Civil War Preservation Trust Saves 49 Acres of "Wilderness Battlefield" From Development
A campaign to forever save from development a nearly 50-acre parcel of Virgina land that witnessed pitched fighting during the Civil War has succeeded. The land eventually will be turned over to the Fredericksburg and Spotsylvania National Military Park, which surrounds the acreage.
“Saving critically important landscapes like this is precisely why this organization exists,” said Civil War Preservation Trust President James Lighthizer. “Generations of Americans will now have the opportunity to walk this hallowed landscape and gain a fuller understanding of the horrors of war experienced by the soldiers fighting in the Wilderness.”
On May 5 and 6, 1864, the land known as Saunders Field, today surrounded by the military park, was the backdrop for fevered fighting waged both close and yet at times blindly at what has become known as the Wilderness Battlefield, according to reports made by those involved.
As for the Wilderness, it was uneven, with woods, thickets, and ravines right and left. Tangled thickets of pine, scrub-oak, and cedar prevented our seeing the enemy, and prevented any one in command of a large force from determining accurately the position of the troops he was ordering to and fro. The appalling rattle of the musketry, the yells of the enemy, and the cheers of our own men were constantly in our ears. At times, our lines while firing could not see the array of the enemy, not fifty yards distant. After the battle was fairly begun, both sides were protected by log or earth breastworks. -- Alexander S. Webb, Brevet Major-General, U.S.A.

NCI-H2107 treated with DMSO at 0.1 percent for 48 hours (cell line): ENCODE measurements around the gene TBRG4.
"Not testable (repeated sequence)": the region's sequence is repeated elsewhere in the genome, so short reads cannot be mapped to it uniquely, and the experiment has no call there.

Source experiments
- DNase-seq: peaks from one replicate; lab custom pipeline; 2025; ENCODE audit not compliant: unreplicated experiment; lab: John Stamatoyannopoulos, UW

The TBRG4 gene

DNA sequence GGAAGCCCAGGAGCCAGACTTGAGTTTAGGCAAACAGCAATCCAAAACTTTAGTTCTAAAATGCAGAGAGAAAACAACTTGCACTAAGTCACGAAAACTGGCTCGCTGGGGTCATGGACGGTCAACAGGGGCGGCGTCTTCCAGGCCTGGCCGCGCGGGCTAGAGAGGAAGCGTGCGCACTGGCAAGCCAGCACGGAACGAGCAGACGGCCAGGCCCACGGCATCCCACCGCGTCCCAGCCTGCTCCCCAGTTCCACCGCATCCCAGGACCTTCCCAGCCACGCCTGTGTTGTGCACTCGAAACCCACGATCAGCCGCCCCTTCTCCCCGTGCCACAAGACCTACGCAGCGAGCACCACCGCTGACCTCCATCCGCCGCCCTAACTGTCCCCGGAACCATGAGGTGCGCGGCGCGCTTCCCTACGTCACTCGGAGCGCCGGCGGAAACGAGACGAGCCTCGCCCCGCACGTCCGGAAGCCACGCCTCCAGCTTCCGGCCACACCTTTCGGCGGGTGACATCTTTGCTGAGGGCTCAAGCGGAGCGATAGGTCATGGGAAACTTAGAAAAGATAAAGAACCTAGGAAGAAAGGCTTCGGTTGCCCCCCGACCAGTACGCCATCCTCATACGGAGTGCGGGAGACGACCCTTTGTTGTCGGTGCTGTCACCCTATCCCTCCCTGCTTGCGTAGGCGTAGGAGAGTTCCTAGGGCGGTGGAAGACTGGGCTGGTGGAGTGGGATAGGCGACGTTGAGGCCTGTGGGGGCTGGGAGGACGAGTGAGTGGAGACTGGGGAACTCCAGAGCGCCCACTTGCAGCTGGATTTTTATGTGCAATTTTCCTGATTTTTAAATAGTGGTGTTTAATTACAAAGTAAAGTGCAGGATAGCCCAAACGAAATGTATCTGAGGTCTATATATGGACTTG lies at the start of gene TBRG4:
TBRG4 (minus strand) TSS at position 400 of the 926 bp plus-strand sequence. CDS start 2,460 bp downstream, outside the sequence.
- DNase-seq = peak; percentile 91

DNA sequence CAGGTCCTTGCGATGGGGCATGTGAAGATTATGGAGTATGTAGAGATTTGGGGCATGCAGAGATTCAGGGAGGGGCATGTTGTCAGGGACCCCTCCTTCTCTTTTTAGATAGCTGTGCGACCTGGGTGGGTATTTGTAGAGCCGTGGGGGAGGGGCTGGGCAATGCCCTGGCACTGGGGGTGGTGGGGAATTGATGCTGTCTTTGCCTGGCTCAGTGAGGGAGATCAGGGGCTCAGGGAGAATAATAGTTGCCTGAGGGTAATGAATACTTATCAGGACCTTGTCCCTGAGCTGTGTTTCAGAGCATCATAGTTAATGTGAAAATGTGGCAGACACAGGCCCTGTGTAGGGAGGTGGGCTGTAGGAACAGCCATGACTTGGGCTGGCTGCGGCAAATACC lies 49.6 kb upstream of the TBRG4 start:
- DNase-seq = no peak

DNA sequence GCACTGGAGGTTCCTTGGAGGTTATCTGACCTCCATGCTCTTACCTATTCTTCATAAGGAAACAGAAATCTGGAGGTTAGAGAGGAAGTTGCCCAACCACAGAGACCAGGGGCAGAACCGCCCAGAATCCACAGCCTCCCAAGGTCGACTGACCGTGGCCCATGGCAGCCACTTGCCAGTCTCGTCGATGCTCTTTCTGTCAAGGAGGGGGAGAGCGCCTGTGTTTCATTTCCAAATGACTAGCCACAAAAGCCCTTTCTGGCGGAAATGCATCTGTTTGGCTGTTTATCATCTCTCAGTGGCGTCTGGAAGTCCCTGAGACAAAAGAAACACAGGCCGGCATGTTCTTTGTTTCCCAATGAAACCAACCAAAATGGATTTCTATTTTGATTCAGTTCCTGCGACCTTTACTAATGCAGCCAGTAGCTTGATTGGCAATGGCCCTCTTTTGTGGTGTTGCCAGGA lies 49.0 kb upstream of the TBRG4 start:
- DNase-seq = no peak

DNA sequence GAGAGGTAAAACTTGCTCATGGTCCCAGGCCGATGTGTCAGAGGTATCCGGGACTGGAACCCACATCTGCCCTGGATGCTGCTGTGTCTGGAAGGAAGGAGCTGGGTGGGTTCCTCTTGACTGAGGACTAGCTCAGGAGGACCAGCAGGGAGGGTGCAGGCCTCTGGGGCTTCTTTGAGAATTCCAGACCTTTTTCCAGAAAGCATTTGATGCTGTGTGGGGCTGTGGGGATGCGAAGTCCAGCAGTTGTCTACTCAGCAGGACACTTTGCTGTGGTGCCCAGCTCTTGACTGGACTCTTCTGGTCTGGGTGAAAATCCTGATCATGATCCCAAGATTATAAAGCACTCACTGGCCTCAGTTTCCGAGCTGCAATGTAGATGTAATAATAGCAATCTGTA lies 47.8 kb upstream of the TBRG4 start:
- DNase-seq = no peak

The owner of the 49 acres located just north of State Route 20 last year agreed to sell the land to the Civil War trust for just more than $1 million, but with a year-end deadline. Earlier this month the trust announced that it had raised the necessary funds for the purchase.
The terms of the acquisition contract placed the purchase price at $1,085,000, if closing occurred before the end of 2010. While the transaction will be finalized in 2011, a year-end fund-raising surge provided the trust with enough in donations and firm pledges to cover the base price and a $12,000 per month extension fee, CWPT officials said.
“I would personally like to thank everyone who stepped forward this holiday season to give a gift to the nation by donating in any amount, large or small,” Mr. Lighthizer said in a release. “Several contributors indicated to me they considered this property so historically significant that they made multiple donations to the effort.”